Some examples of the types of trusts that Tully Rinckey PLLC’s estate planning lawyers in Syracuse, NY can prepare for you include the following:
2503(c) Minor’s Trust: This trust is an irrevocable trust under which a trustee is required to spend trust income and assets for the benefit of a minor beneficiary until the minor becomes 21 years old. Upon the child attaining the age of 21, the trustee must distribute all of the remaining trust assets and income to the beneficiary.
Marital Trust: This type of trust protects an amount left to a spouse in trust while still allowing the assets to qualify for a marital deduction.
Credit Shelter Trust: This trust is a combination of trusts that enable married couples to maximize their tax exemptions through the use of a mathematical formula based on the current federal estate tax exemption. Although this type of trust was commonly used only a decade ago, the shift in law to a higher Federal estate tax exemption has made this type of trust unnecessary in most cases. It is important to remember, however, that planning recommendations are made based upon “current” law. Laws change rapidly, especially in an uncertain political climate. It is necessary to retain an attorney who will keep current with the changing laws and the safest and best planning techniques.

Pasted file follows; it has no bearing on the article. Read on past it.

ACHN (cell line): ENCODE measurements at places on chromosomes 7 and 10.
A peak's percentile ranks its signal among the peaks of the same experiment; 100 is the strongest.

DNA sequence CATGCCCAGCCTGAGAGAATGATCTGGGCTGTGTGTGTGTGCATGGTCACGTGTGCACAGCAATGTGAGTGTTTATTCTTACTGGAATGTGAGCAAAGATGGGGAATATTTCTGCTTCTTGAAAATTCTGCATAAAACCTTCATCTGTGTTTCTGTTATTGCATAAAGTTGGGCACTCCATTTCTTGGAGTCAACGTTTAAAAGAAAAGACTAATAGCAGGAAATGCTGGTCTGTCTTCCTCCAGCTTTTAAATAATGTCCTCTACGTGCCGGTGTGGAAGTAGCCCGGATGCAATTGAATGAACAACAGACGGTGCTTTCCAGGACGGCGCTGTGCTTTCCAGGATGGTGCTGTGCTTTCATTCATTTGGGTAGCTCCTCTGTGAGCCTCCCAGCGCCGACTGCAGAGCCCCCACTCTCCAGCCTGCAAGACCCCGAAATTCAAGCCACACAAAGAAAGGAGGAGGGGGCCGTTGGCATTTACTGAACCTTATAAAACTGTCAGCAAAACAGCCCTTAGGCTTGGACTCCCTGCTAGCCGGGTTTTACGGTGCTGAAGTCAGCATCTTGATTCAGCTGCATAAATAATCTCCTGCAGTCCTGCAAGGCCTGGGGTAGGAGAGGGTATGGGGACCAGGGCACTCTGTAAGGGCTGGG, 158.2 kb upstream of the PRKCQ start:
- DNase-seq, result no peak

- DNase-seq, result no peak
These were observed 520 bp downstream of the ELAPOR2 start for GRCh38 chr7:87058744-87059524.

Disclaimer Trust: This type of trust allows the surviving spouse to decide at the time of his or her spouse’s death whether he or she should refuse to accept (“disclaim”) some of the spouse’s assets and have the assets go into a trust. Even a trust for the surviving spouse’s benefits is permitted.
A disclaimer trust is an excellent planning tool if wealth may dramatically increase, or if tax laws are uncertain, because the trust will not be set-up unless the surviving spouse takes direct action after his or her spouse’s death.
Charitable Trusts: Charitable trusts can be very helpful for planning purposes because they can allow for an income tax or capital gains tax benefit in addition to an estate tax benefit. These benefits depend on the size of your estate and the manner and amount of the gift made to a charity. Two types of charitable trusts include: